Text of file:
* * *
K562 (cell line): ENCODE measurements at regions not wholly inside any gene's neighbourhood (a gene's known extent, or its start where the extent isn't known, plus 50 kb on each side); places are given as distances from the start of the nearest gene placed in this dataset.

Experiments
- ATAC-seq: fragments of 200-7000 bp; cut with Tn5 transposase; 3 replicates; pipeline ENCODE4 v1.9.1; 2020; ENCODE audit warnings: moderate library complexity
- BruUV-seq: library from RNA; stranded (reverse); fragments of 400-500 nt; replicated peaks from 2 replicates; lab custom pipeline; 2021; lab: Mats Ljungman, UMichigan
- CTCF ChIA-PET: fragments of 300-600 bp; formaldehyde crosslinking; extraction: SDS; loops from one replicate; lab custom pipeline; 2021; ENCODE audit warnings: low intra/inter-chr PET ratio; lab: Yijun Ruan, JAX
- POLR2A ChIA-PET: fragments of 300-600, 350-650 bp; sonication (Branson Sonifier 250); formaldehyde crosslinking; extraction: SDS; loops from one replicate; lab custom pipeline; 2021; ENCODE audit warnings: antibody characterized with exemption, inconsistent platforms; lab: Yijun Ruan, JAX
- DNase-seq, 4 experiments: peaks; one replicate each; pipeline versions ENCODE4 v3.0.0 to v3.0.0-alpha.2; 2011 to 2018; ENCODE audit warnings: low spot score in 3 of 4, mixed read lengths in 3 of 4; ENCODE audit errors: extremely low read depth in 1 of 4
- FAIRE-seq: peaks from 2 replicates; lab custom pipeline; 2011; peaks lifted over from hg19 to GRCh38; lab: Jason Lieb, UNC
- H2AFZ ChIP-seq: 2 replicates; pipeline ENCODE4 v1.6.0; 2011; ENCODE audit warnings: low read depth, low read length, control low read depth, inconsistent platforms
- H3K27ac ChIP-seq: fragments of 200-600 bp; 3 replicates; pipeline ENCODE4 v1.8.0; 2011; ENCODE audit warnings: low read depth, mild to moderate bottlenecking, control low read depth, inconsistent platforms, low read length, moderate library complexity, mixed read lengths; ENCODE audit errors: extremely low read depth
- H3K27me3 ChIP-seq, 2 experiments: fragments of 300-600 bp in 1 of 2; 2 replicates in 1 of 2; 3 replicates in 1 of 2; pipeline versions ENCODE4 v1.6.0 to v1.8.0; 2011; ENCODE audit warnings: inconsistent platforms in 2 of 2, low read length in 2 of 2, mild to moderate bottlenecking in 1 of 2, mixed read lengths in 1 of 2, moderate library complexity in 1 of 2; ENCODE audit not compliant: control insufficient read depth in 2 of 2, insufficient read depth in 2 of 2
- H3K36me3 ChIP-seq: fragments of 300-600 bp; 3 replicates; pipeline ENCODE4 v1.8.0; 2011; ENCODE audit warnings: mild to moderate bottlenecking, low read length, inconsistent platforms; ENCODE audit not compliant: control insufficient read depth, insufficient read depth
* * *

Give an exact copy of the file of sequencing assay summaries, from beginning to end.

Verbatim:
K562 (cell line): ENCODE measurements at regions not wholly inside any gene's neighbourhood (a gene's known extent, or its start where the extent isn't known, plus 50 kb on each side); places are given as distances from the start of the nearest gene placed in this dataset.

Experiments
- ATAC-seq: fragments of 200-7000 bp; cut with Tn5 transposase; 3 replicates; pipeline ENCODE4 v1.9.1; 2020; ENCODE audit warnings: moderate library complexity
- BruUV-seq: library from RNA; stranded (reverse); fragments of 400-500 nt; replicated peaks from 2 replicates; lab custom pipeline; 2021; lab: Mats Ljungman, UMichigan
- CTCF ChIA-PET: fragments of 300-600 bp; formaldehyde crosslinking; extraction: SDS; loops from one replicate; lab custom pipeline; 2021; ENCODE audit warnings: low intra/inter-chr PET ratio; lab: Yijun Ruan, JAX
- POLR2A ChIA-PET: fragments of 300-600, 350-650 bp; sonication (Branson Sonifier 250); formaldehyde crosslinking; extraction: SDS; loops from one replicate; lab custom pipeline; 2021; ENCODE audit warnings: antibody characterized with exemption, inconsistent platforms; lab: Yijun Ruan, JAX
- DNase-seq, 4 experiments: peaks; one replicate each; pipeline versions ENCODE4 v3.0.0 to v3.0.0-alpha.2; 2011 to 2018; ENCODE audit warnings: low spot score in 3 of 4, mixed read lengths in 3 of 4; ENCODE audit errors: extremely low read depth in 1 of 4
- FAIRE-seq: peaks from 2 replicates; lab custom pipeline; 2011; peaks lifted over from hg19 to GRCh38; lab: Jason Lieb, UNC
- H2AFZ ChIP-seq: 2 replicates; pipeline ENCODE4 v1.6.0; 2011; ENCODE audit warnings: low read depth, low read length, control low read depth, inconsistent platforms
- H3K27ac ChIP-seq: fragments of 200-600 bp; 3 replicates; pipeline ENCODE4 v1.8.0; 2011; ENCODE audit warnings: low read depth, mild to moderate bottlenecking, control low read depth, inconsistent platforms, low read length, moderate library complexity, mixed read lengths; ENCODE audit errors: extremely low read depth
- H3K27me3 ChIP-seq, 2 experiments: fragments of 300-600 bp in 1 of 2; 2 replicates in 1 of 2; 3 replicates in 1 of 2; pipeline versions ENCODE4 v1.6.0 to v1.8.0; 2011; ENCODE audit warnings: inconsistent platforms in 2 of 2, low read length in 2 of 2, mild to moderate bottlenecking in 1 of 2, mixed read lengths in 1 of 2, moderate library complexity in 1 of 2; ENCODE audit not compliant: control insufficient read depth in 2 of 2, insufficient read depth in 2 of 2
- H3K36me3 ChIP-seq: fragments of 300-600 bp; 3 replicates; pipeline ENCODE4 v1.8.0; 2011; ENCODE audit warnings: mild to moderate bottlenecking, low read length, inconsistent platforms; ENCODE audit not compliant: control insufficient read depth, insufficient read depth